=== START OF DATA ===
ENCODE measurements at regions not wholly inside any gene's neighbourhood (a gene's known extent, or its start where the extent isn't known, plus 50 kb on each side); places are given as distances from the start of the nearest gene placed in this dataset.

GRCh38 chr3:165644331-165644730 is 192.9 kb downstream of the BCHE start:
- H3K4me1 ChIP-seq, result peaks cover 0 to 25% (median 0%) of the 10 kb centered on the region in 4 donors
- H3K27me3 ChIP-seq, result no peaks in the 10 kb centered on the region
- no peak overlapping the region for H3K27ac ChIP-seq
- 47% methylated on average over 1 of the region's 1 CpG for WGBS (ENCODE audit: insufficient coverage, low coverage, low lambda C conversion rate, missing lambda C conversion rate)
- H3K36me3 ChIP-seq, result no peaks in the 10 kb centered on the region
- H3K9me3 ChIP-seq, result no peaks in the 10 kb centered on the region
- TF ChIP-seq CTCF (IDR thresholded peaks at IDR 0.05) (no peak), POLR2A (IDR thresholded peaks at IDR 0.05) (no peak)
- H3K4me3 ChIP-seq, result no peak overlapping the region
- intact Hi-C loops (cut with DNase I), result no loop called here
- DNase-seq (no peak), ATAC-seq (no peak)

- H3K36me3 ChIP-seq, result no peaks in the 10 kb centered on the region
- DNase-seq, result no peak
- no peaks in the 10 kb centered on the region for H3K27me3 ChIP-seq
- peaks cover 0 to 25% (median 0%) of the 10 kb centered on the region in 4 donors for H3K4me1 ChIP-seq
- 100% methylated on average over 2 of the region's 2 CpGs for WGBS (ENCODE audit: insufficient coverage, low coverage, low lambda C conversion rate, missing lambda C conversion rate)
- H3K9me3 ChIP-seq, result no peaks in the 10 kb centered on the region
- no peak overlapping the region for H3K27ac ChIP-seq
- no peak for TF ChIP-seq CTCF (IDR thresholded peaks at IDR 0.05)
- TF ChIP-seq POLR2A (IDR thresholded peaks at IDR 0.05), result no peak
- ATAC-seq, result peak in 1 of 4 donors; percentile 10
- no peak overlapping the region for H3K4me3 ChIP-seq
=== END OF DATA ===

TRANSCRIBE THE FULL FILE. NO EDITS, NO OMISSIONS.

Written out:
ENCODE measurements at regions not wholly inside any gene's neighbourhood (a gene's known extent, or its start where the extent isn't known, plus 50 kb on each side); places are given as distances from the start of the nearest gene placed in this dataset.

GRCh38 chr3:165644331-165644730 is 192.9 kb downstream of the BCHE start:
- H3K4me1 ChIP-seq, result peaks cover 0 to 25% (median 0%) of the 10 kb centered on the region in 4 donors
- H3K27me3 ChIP-seq, result no peaks in the 10 kb centered on the region
- no peak overlapping the region for H3K27ac ChIP-seq
- 47% methylated on average over 1 of the region's 1 CpG for WGBS (ENCODE audit: insufficient coverage, low coverage, low lambda C conversion rate, missing lambda C conversion rate)
- H3K36me3 ChIP-seq, result no peaks in the 10 kb centered on the region
- H3K9me3 ChIP-seq, result no peaks in the 10 kb centered on the region
- TF ChIP-seq CTCF (IDR thresholded peaks at IDR 0.05) (no peak), POLR2A (IDR thresholded peaks at IDR 0.05) (no peak)
- H3K4me3 ChIP-seq, result no peak overlapping the region
- intact Hi-C loops (cut with DNase I), result no loop called here
- DNase-seq (no peak), ATAC-seq (no peak)

- H3K36me3 ChIP-seq, result no peaks in the 10 kb centered on the region
- DNase-seq, result no peak
- no peaks in the 10 kb centered on the region for H3K27me3 ChIP-seq
- peaks cover 0 to 25% (median 0%) of the 10 kb centered on the region in 4 donors for H3K4me1 ChIP-seq
- 100% methylated on average over 2 of the region's 2 CpGs for WGBS (ENCODE audit: insufficient coverage, low coverage, low lambda C conversion rate, missing lambda C conversion rate)
- H3K9me3 ChIP-seq, result no peaks in the 10 kb centered on the region
- no peak overlapping the region for H3K27ac ChIP-seq
- no peak for TF ChIP-seq CTCF (IDR thresholded peaks at IDR 0.05)
- TF ChIP-seq POLR2A (IDR thresholded peaks at IDR 0.05), result no peak
- ATAC-seq, result peak in 1 of 4 donors; percentile 10
- no peak overlapping the region for H3K4me3 ChIP-seq